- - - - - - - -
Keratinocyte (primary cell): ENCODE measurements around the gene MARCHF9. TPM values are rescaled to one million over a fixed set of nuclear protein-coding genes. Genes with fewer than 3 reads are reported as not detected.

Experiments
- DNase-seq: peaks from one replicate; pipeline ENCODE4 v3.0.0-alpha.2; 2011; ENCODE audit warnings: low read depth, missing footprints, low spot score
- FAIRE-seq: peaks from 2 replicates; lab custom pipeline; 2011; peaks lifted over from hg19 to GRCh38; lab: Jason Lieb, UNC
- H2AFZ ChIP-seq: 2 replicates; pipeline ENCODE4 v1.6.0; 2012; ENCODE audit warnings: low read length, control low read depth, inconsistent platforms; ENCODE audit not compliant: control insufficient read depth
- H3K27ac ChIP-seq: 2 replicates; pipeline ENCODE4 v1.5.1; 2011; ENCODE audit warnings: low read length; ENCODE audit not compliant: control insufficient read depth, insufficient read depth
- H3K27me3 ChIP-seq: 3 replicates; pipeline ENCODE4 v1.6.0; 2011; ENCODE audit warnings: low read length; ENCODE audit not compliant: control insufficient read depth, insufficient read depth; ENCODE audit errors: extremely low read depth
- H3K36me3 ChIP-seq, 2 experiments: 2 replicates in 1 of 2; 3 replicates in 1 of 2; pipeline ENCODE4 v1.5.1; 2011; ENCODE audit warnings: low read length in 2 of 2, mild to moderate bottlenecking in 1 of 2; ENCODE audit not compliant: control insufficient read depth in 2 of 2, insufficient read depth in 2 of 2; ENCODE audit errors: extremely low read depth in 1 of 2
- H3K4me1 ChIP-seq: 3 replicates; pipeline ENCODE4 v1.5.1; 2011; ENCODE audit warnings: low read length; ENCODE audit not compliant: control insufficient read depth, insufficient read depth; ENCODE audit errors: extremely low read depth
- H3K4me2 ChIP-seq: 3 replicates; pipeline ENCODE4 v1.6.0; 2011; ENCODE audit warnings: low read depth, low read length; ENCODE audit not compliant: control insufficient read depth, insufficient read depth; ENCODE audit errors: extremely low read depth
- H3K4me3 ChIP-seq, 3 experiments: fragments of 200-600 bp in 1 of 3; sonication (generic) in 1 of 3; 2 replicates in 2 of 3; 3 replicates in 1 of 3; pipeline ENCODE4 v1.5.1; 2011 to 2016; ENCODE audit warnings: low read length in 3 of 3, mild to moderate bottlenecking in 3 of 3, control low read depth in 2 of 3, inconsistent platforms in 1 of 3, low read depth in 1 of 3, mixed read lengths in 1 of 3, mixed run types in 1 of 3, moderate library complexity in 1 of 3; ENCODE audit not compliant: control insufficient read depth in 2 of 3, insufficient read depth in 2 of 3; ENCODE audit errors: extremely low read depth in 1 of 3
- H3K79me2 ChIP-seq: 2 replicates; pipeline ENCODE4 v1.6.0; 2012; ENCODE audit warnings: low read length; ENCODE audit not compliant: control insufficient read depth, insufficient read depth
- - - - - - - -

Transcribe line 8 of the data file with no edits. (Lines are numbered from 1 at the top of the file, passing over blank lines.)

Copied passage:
- H3K36me3 ChIP-seq, 2 experiments: 2 replicates in 1 of 2; 3 replicates in 1 of 2; pipeline ENCODE4 v1.5.1; 2011; ENCODE audit warnings: low read length in 2 of 2, mild to moderate bottlenecking in 1 of 2; ENCODE audit not compliant: control insufficient read depth in 2 of 2, insufficient read depth in 2 of 2; ENCODE audit errors: extremely low read depth in 1 of 2